25. What a great post! I have dropped a tree on a shed, all other options cost a lot more to fix up than the shed. Besides, I built the shed, I can drop a tree on it if I want to!

    I have owned a shower cap, it used to line my kevlar helmet so I could shave and wash.

  26. Seems like this would make a great e-Harmony ad.

  27. Us supposed real men know who we are. It's the real women who are the rare birds....

    Fortunately I know one or two.
    by their blogs at least...

  28. Give me a few more months and I’ll let you have first read on a transcript draft I’m working up. You’ll like the protagonists, cut from your wish list indeed, may never go any further, but I’m having a lot of fun with it…

  29. Thanks Brigid,

    I been feeling kinda lonely.

    Thank God for "Home on the Range" women too!


  30. Sorry, I can't qualify on every point. But pretty close!

    Does the fact that I've never owned a pair of sandals count for anything?

  31. [...] If you don't pass, you'd better try harder [...]

  32. I qualify on all points - but the gun one needs to be more specific. I own a bunch of guns...soldering guns, hot glue guns, rivet guns, several grease guns, a FLOCK of impact guns...oh, and a rubber band gun.

    If they're acceptable, I'm in. :)

  33. mead chick - I read your comment, and I have no idea where it went. If I clicked the wrong button, sorry, very little sleep last night. I think I may have deleted a couple of these.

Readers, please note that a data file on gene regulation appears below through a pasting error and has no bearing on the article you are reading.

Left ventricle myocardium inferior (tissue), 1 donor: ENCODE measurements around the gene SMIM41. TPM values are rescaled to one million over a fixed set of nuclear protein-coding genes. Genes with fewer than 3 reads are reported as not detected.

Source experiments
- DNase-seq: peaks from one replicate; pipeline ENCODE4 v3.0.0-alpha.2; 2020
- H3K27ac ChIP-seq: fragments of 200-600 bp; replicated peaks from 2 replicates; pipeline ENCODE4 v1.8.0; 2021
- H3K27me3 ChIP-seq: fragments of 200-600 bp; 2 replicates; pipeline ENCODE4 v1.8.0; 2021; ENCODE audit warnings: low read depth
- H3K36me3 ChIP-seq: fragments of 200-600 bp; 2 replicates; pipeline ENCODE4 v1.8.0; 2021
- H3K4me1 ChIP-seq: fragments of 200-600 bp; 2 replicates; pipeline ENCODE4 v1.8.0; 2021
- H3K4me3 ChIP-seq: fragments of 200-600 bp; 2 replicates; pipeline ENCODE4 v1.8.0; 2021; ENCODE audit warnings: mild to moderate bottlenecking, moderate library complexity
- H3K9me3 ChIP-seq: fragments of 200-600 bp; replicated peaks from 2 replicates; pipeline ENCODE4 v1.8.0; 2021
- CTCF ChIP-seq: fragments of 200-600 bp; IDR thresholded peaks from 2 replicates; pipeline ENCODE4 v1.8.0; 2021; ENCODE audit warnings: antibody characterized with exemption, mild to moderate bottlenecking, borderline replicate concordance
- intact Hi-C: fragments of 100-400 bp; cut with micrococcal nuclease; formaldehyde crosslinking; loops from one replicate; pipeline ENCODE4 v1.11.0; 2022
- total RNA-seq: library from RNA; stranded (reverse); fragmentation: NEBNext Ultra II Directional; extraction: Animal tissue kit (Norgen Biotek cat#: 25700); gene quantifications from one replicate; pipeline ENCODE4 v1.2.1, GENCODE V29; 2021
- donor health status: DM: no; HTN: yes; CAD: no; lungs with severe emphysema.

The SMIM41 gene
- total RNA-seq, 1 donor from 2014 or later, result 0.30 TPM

Glad you enjoyed it though, and hope you are doing well. :-)

  34. I think I barely fit the criteria, although I've got a friend that's a >lot< better at all the fixit stuff than me that I like to bounce ideas off of before committing myself to some ill-considered project, just to see if there's some angle or factor I'm missing. Don't know if that disqualifies me on the basis of "just deal with it", but I sure felt good the last time I stopped by his place; I was shown the cracked minibike frame he was about to work on and after hearing his plans, saw a better way to do it right off~

    Anyhow, the Mrs. thinks I'm worth keeping and I guess that's the main criteria I give a rip about...

    WV: "bacul" Mmmmm, filled with the food of the Gods

  35. The Oracle, aka my husband, fits your description perfectly. He is a real man who just happens to dress really well (which has as much to do with my own vanity as his). :-) One of his fave TV shows is "Burn Notice". Chiefly because the female lead can handle an amazing array of weaponry and uses phrases like "Should we shoot them?".

    I like real men.

  36. Okay. I know there is a difference between a fillet knife and a caping knife, but I've never had occasion to use either for my game.

    Otherwise, pretty much got it nailed. Good list Brigid, and a good reminder to all of us of what truly matters.

  37. "men hate seeing themselves depicted on TV shows as incompetent, whiny dolts ordered around by their wives "

    Preach it, sister.

  38. Lemmings? Hah! Bring it. Every meat goes tender in a crock pot.

  39. Ah, yes, I love this essay. I'm just now catching up on my blogroll after hosting houseguests for a couple of weeks.

    MY "home on the range guy" is my son. USMC, Iraq vet, hunter, fixer of things and all around good guy. Man of the house starting at age 16 when his dad got sick. Stood beside me at his dad's death bed and wept with me.

    I have to share him with the dear DIL, but she shoots, too (AND she is also a Marine - which makes it even better LOL).